Tuesday, June 24, 2014

Corn’s-A-Poppin’ (Robert Woodburn, 1955)

It's refreshing for once to have heard about a freakishly obscure film and then have the opportunity to catch it on the big screen mere months later. Chicago programmer Patrick Friel hyped Corn's-A-Poppin' to me earlier this year and thanks to the preservation efforts of the Northwest Chicago Film Society, a gorgeous print was shown at the Music Box last night. And while it didn't quite live up to the hype, I bow nevertheless to the Society for rescuing this godforsaken thing.

J. R. Jones' terrific Chicago Reader review will remain the most thorough account of the film's background until a DVD with commentary shows up. And if it does shows up, it will be due to the fact that Robert Altman co-wrote the screenplay well before his days as a New Hollywood maverick. To quote Jones: "Corn's-A-Poppin' originated with Elmer Rhoden Jr., an old school pal of Altman's in Kansas City. Rhoden's father co-owned Commonwealth Theatres, a regional chain of movie houses, and his brother was chairman of the Popcorn Institute, a trade association; together they came up with the idea of a locally shot, popcorn-related feature that could play the circuit. To direct the movie, Rhoden turned to Robert Woodburn of the local Calvin Company, which cranked out 16-millimeter industrial films, and Woodburn brought along his colleague Bob Altman to help on the script." So Corn's-A-Poppin' comes off as a PRC or Monogram horse opera filtered through an industrial film mode of production complete with abysmal acting, creative framing, and crummy musical numbers (repetitive too - hey Johnny, what are you running after again?).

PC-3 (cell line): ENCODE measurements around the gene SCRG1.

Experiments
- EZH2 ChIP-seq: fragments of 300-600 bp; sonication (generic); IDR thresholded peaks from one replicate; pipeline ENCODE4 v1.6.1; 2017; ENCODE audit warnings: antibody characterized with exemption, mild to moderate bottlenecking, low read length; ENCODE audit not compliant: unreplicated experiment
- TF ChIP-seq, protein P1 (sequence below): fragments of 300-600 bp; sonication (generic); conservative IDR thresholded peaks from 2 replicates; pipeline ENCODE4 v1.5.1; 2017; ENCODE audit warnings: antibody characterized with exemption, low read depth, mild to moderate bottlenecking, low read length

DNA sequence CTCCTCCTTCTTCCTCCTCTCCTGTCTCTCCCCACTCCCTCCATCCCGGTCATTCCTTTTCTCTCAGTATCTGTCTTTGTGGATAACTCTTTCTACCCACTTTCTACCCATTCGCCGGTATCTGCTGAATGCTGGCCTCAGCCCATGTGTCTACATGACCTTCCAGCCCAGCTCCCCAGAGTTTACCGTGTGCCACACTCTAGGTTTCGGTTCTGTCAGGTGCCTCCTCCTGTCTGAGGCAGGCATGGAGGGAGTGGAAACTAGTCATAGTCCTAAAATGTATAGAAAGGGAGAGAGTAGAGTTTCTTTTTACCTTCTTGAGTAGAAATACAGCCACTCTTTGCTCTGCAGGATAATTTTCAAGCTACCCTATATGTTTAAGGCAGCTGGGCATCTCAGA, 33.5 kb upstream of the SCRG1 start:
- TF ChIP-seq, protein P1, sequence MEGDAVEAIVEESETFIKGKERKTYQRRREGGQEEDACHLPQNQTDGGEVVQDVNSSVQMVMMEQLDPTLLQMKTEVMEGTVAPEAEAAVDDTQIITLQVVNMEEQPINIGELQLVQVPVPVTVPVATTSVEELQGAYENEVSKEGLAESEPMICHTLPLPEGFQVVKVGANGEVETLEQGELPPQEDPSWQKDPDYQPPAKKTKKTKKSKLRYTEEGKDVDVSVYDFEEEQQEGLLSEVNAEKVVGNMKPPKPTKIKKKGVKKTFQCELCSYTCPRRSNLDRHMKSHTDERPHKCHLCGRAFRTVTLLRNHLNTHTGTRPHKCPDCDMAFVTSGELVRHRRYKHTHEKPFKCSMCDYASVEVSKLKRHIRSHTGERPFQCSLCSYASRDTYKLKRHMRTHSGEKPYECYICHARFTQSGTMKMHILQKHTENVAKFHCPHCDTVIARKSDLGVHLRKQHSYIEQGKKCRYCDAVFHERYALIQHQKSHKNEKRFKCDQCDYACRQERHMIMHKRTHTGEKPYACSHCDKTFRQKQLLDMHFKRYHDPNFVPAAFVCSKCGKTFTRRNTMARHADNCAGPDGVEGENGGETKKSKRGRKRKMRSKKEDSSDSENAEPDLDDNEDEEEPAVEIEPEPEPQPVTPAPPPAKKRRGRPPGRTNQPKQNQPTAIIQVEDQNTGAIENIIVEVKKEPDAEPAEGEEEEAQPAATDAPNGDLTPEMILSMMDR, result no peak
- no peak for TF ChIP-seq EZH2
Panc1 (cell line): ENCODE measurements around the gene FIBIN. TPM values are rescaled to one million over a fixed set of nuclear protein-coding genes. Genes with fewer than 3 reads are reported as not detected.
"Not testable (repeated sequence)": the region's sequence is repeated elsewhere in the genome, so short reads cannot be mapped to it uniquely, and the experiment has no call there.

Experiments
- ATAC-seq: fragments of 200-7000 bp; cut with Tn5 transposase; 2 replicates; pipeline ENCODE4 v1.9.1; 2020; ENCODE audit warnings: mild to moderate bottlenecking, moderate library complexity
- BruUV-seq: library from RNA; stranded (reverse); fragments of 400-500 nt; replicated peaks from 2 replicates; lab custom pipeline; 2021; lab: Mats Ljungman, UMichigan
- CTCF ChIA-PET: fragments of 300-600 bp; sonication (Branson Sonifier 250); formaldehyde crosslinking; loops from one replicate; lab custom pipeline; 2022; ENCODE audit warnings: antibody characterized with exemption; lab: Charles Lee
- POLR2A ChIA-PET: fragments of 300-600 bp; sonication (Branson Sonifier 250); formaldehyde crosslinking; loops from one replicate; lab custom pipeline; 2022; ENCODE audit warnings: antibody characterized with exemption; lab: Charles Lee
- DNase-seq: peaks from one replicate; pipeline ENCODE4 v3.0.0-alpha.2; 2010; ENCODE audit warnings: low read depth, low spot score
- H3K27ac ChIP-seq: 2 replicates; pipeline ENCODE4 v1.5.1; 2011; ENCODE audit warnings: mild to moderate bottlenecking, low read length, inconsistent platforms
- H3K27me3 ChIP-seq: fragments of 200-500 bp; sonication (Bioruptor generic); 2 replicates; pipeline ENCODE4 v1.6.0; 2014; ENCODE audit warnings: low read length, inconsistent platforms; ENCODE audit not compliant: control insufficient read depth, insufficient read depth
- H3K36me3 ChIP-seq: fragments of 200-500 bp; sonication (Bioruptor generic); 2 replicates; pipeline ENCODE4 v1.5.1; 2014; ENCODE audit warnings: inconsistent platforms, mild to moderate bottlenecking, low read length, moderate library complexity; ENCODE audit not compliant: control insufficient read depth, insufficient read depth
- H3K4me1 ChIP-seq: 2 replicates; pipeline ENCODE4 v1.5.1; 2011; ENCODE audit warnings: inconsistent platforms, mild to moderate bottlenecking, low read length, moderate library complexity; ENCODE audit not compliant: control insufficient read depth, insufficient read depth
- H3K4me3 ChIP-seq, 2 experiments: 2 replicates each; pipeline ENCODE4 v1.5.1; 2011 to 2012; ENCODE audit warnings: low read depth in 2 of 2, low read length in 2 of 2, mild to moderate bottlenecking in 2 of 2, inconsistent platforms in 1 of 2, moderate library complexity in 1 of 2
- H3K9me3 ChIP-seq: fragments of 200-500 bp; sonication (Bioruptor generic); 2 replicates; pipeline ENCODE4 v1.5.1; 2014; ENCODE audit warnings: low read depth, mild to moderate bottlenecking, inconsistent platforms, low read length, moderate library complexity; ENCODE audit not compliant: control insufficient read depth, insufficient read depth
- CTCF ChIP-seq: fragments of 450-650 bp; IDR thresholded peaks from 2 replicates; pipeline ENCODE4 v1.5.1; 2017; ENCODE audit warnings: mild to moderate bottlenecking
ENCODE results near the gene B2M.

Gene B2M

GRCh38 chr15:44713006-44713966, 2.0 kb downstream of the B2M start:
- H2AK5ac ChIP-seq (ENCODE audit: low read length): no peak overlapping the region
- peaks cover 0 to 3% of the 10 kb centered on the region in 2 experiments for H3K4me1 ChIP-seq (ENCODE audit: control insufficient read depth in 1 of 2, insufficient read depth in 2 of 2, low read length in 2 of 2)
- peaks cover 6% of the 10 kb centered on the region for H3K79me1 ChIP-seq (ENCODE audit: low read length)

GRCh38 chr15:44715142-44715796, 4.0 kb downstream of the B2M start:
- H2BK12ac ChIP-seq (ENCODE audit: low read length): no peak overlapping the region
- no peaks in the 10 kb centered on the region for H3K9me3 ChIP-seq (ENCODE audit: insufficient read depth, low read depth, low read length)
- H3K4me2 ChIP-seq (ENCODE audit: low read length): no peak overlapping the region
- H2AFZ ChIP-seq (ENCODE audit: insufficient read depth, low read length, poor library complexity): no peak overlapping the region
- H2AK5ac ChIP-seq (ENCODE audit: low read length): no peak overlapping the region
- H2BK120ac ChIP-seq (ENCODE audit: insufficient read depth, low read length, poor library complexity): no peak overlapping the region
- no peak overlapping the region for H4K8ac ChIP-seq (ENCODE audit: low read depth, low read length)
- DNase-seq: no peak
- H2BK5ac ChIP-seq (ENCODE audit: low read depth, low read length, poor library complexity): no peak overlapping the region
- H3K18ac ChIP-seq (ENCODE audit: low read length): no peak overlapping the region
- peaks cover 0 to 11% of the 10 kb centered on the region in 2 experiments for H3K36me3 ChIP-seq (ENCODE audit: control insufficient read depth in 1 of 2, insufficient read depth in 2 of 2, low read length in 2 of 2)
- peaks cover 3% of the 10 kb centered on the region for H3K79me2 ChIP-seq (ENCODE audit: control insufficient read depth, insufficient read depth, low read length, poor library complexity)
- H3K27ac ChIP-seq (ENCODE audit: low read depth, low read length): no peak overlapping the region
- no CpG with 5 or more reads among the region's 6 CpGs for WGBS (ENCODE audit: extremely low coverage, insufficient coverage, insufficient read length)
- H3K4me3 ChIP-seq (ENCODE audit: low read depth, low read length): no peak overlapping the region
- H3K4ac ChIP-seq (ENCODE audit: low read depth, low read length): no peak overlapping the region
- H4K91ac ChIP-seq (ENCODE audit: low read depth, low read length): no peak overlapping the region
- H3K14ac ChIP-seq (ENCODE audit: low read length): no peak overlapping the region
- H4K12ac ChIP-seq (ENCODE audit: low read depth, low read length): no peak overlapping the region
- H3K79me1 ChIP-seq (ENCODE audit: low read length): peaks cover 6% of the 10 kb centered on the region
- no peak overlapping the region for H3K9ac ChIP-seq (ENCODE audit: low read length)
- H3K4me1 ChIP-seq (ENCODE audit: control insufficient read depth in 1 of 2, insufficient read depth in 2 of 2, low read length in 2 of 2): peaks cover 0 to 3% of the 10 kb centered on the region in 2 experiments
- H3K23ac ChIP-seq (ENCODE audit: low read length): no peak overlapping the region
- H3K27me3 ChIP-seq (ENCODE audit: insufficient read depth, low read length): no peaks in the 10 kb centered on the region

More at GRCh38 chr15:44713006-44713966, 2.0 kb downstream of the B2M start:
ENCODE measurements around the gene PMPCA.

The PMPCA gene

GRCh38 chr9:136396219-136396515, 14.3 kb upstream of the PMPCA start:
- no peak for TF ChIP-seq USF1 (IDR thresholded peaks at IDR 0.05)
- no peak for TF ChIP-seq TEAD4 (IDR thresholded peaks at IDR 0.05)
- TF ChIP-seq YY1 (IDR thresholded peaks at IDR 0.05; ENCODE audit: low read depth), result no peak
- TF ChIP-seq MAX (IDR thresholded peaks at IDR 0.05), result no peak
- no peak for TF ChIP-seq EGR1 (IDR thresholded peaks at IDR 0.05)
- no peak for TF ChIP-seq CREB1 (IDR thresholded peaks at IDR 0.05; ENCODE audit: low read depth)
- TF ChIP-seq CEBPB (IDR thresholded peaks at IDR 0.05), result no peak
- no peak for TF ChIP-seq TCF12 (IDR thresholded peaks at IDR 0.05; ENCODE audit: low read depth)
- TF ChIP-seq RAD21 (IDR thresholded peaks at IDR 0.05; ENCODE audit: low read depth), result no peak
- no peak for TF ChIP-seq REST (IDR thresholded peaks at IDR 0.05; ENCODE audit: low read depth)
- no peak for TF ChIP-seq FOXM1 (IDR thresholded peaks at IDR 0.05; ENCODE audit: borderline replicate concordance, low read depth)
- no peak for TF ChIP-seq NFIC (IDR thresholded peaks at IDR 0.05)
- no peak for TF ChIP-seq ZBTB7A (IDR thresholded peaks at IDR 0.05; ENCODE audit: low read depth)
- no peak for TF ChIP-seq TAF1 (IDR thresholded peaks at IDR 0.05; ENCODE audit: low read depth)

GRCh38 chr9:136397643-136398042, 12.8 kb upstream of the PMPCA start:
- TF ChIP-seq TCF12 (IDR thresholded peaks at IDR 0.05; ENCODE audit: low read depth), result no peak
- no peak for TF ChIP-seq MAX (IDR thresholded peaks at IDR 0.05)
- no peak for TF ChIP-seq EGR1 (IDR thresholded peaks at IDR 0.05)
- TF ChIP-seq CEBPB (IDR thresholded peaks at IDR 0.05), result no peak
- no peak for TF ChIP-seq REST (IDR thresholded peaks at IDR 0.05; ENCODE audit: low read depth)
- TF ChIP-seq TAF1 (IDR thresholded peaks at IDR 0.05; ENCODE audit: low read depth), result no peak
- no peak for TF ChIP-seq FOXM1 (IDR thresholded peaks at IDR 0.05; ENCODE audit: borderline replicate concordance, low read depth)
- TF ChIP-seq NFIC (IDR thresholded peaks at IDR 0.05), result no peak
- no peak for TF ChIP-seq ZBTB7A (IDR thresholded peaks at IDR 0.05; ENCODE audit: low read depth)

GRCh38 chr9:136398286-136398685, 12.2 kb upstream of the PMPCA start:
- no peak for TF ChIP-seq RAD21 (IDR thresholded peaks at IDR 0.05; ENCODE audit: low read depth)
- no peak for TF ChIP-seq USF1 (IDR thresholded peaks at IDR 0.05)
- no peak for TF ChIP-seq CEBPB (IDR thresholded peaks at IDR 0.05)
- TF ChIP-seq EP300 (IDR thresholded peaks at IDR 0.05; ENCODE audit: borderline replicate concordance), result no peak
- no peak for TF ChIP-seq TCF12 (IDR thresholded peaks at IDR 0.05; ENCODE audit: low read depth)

I anticipated something even grungier than that - a singular wonder along the lines of Ten Minutes to Live (Oscar Micheaux, 1932) or Glen or Glenda? (Edward D. Wood, Jr., 1953). And indeed, the scene transitions yank the viewer out of the story world in intriguing ways. A dinner party is introduced with an uncomfortable close-up of a pot of boiling spaghetti. Or the camera lingers too long on an actor after the last line has been delivered. And Dora Walls' remarkable performance as Agatha Quake seems piped in from Mars with an irritating squeal that crosses a lock-jawed Edith Massey with Gigglesnort Hotel's Blob. But overall, Corn's-A-Poppin' tells a pretty straightforward tale about a shifty press agent attempting to bring down popcorn magnate Thaddeus Pinwhistle (although someone please explain to me how Pinwhistle finally figures out the swindle). The story world is simply too sturdy, lacking the cognitive dislocations of the most unique orphan films. It certainly has more character than the long-lusted-after but disappointing Howdy Broadway. But I found the Soundie-style shorts shown before the feature far more compelling, especially The Stoneman Family's speedfreak "Goin' Up Cripple Creek" which burned a hole right through the Merle Travis, Johnny Cash, Bill Anderson, and Norma Jean shorts that came before it.
Here's a trailer for Corn's-A-Poppin' which shows the nifty number when Hobie Shepp and the Cowtown Wranglers get pelted by popcorn:

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